The Asiatic Wildcat (Felis silvestris ornata) can be found in many parts of Asia, from the Caspian Sea to Mongolia, to India, to Kaszakhstan and western China. Its range is so wide that it's also known as the Asian Steppe Wildcat and the Indian Desert Cat.

The coloring of the Asiatic Wildcat varies slightly depending on where it's found. In India and Pakistan, their base coat color is a sandy yellow. In Central Asia, their coats have more of a grayish or reddish hue. Their coats are spotted, although the spots are so close together that they can appear to be striped. Asiatic Wildcats are small, with the males weighing only 3 to 4 Kg and females averaging 2 to 3 Kg.

Though the Asiatic Wildcat's range borders that of the European Wildcat, the dividing line between the two subspecies is considered to be the Caucasus. Because they are such hardy cats, they are able to specialize their survival in deserts, forests, plains and mountains.


Female Asiatic Wildcats will give birth to a litter of about three kittens on average (although they have been known to have litters as large as six kittens) after a 58 - 62 day gestation period. Female Wildcats have also been known to mate with male domestic cats, so hybrids tend to be found when the Wildcat range borders that of human settlements. Their diet is as diversified as their habitat, and can include rodents, hares, birds, bird eggs, reptiles, fish, insects and arachnids.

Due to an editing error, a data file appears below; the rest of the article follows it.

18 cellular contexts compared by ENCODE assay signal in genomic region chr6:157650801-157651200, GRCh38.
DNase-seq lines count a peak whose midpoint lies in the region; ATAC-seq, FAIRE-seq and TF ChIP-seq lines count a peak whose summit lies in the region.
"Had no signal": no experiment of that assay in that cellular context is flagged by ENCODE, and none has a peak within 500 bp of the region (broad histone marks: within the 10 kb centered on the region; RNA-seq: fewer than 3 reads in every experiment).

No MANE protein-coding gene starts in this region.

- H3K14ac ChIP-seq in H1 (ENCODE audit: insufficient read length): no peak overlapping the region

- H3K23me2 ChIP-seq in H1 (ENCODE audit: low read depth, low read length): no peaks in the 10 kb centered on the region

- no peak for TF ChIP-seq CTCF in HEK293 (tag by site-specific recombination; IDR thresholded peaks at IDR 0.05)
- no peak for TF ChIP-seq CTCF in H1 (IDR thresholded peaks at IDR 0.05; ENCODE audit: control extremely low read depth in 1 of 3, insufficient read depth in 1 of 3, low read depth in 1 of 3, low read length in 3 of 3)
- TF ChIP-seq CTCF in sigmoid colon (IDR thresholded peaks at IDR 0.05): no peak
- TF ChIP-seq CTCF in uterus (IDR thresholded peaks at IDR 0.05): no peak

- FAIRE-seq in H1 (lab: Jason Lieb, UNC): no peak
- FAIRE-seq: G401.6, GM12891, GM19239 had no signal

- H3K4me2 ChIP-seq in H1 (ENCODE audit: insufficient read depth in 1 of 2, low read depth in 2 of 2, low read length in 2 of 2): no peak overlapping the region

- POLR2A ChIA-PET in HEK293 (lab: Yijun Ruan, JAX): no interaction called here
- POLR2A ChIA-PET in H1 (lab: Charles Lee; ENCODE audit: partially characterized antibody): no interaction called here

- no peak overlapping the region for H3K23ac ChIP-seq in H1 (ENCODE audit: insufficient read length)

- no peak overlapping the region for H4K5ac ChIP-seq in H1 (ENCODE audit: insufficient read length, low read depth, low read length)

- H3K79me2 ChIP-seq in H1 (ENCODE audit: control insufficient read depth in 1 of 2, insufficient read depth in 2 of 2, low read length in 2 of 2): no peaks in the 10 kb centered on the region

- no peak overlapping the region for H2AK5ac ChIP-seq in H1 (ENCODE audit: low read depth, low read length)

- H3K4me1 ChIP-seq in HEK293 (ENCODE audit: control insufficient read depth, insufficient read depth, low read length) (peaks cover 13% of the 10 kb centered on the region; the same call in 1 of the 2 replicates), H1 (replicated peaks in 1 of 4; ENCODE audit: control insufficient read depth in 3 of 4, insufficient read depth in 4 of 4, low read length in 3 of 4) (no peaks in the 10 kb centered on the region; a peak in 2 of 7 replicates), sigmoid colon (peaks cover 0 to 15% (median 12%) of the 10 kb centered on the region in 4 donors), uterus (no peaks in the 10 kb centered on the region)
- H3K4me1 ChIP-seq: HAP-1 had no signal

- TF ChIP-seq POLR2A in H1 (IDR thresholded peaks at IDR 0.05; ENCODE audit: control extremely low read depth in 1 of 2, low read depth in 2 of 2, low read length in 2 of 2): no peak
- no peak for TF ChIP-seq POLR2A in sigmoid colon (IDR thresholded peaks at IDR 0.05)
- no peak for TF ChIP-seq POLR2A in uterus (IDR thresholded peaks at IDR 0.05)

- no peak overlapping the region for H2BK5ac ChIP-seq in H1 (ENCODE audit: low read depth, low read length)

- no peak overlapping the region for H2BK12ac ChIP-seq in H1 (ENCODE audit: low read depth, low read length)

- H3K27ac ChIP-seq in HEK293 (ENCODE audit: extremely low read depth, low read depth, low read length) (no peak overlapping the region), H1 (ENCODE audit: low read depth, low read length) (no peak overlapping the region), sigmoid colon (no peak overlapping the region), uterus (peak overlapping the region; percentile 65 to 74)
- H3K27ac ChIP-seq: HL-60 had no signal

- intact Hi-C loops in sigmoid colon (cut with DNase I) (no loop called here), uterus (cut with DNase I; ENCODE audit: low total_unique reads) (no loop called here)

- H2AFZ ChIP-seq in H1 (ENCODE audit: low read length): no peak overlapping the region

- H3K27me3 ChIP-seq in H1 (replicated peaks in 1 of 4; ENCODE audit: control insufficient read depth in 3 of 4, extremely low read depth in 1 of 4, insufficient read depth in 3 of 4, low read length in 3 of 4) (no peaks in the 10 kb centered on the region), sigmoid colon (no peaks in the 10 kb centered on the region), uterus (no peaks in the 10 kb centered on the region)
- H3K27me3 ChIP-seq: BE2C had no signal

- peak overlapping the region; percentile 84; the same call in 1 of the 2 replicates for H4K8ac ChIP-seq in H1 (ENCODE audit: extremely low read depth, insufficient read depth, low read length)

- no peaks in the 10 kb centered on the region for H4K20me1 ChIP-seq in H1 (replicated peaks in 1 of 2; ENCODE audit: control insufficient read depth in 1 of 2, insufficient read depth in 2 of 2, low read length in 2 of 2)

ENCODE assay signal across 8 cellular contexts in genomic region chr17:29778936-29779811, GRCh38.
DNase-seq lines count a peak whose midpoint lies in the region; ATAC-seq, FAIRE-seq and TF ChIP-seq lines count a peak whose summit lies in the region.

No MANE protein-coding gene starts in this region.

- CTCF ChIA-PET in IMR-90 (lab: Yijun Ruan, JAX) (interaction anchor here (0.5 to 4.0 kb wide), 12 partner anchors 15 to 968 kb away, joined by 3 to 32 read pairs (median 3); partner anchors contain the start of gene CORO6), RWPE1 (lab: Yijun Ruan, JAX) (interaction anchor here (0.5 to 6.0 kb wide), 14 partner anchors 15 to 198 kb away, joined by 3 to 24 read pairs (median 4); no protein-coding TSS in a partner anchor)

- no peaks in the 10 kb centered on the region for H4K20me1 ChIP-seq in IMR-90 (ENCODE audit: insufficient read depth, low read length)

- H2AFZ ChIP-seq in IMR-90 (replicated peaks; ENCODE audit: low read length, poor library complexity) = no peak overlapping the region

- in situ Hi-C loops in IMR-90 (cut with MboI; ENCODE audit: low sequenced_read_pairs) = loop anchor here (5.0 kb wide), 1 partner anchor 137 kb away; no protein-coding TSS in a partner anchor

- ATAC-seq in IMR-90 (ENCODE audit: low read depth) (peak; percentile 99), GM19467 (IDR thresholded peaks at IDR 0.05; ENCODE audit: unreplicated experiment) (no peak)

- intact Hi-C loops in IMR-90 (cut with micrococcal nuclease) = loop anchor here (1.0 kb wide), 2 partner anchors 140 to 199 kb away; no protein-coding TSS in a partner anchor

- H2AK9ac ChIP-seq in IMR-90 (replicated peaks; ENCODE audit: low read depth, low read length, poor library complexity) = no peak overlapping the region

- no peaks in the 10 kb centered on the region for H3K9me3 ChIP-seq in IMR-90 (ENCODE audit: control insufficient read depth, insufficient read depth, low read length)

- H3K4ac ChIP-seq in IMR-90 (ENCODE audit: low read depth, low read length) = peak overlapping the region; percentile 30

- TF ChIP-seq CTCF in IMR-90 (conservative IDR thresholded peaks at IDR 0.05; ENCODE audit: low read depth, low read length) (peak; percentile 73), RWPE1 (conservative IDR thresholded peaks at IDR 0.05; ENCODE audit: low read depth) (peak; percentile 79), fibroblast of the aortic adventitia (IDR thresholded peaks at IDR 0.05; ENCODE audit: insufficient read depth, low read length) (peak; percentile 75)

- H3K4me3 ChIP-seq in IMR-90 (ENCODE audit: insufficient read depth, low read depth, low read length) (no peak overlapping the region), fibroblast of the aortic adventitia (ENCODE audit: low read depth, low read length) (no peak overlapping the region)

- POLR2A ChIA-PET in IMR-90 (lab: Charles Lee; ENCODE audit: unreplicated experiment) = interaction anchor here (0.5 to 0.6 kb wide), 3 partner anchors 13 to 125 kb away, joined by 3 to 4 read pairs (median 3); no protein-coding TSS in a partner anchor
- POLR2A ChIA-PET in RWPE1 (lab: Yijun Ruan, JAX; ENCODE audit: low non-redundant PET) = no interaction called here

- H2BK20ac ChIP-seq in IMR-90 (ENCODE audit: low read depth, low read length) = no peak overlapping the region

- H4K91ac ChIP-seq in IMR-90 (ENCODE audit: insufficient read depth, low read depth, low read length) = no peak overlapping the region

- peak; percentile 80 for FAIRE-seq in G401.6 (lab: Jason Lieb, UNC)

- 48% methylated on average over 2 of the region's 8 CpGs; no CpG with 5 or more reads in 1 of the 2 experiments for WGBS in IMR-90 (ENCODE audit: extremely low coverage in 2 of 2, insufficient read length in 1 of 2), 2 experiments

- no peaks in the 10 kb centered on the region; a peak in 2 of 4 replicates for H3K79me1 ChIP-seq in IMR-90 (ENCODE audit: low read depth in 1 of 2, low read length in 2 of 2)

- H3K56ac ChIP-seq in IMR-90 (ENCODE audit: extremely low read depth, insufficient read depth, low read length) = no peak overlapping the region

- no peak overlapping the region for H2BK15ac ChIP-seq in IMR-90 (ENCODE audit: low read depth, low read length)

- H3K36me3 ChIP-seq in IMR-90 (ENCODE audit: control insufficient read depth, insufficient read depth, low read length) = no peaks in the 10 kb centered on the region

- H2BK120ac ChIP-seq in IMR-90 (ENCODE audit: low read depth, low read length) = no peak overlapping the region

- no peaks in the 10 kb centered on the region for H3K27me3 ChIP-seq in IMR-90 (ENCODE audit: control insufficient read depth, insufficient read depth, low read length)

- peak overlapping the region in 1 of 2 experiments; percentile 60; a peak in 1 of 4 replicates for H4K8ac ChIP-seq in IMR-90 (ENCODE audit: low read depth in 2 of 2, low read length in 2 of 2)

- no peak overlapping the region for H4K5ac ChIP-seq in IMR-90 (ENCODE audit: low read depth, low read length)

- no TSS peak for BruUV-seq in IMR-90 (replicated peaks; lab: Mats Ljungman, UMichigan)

No information is available on the overall population of the Asiatic Wildcat, but populations in specific regions have been observed to be on the decline. At present the IUCN has it currently listed as Least Concern.